The Tempest, Richmond Theatre The Baxter Theatre’s new production of The Tempest provided the audience with a hugely entertaining, but flawed interpretation of Shakespeare’s final Romance play.

The plot involving Prospero (played by Antony Sher), the usurped Duke of Milan, ruling over the inhabitants of an island, has for obvious reasons led many critics to point out the play’s colonialist themes and the Baxter Theatre, based in South Africa, has used this as the driving force for their production.

This meant Prospero's relationship with the island's other main inhabitants, Ariel and Caliban - who he occasionally dominated with the brute force of an African landowner – took centre stage, relegating his revenge on and eventual forgiveness of the perpetrators of his downfall to a mere afterthought.

While this reading of the play worked within the context of Prospero's (slightly homoerotic) relationship with Ariel, it also created the production's biggest problem - the portrayal of Caliban.

There was nothing wrong with John Kani's performance as the monster – in fact he was excellent. However, the production's attempt to capture Caliban's dignity meant issues such as his attempted rape of Prospero's daughter Miranda and his plan to have Prospero murdered were not sufficiently explored. Ultimately, there seemed to be no relation between the deformed monster described in Shakespeare’s text and the downtrodden, but heroic, man on stage.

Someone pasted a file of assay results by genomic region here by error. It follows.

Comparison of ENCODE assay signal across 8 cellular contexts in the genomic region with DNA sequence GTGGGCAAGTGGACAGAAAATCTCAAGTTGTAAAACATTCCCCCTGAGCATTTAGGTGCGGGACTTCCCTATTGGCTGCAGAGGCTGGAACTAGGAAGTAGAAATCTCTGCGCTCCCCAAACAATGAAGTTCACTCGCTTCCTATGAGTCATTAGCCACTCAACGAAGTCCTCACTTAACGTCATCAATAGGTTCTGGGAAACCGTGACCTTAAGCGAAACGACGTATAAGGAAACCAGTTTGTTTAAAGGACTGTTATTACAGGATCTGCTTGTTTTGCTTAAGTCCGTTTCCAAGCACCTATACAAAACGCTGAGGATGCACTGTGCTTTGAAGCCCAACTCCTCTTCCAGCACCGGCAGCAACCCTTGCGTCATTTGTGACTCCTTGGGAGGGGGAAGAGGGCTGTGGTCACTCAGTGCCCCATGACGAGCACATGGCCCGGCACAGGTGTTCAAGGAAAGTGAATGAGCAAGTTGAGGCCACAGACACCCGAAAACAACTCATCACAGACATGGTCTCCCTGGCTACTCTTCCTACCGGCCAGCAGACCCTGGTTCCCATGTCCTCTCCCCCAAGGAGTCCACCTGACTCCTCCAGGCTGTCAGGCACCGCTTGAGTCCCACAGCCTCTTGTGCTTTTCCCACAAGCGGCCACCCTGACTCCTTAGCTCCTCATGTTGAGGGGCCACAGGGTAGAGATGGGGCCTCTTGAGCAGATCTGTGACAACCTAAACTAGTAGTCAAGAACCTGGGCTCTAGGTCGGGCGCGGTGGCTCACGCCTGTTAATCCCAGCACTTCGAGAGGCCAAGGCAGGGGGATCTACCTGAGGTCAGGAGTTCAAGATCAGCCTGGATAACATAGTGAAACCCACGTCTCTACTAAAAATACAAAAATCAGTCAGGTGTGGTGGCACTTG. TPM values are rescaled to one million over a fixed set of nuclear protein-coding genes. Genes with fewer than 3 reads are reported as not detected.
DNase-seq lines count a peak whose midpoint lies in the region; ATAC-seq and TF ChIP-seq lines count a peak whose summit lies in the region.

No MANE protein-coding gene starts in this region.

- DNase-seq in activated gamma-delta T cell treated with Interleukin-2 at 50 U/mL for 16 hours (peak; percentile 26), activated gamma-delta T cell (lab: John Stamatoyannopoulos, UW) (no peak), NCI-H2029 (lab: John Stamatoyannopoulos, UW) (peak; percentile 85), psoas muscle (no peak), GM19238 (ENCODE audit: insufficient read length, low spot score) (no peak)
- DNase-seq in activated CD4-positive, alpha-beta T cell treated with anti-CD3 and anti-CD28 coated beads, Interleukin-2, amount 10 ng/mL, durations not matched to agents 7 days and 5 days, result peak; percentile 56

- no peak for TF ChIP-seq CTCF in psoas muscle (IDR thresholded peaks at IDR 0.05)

There was much enjoyment to be had from this production though, and even its flaws were redeemed by the interesting debating points they created.

There was also some fantastic performances. As well as the already mentioned Kani Sr, his son Atandwa Kani, who played Ariel, looked unsurprisingly exhausted during the final curtain. His athletic portrayal of the “airy spirit” filled every inch of the stage, as one would probably expect from a supernatural being.

Mention must also go to Nicholas Pauling, whose brilliantly cynical and sniping Sebastian seemed wasted on such a small part.

Jonathan Portlock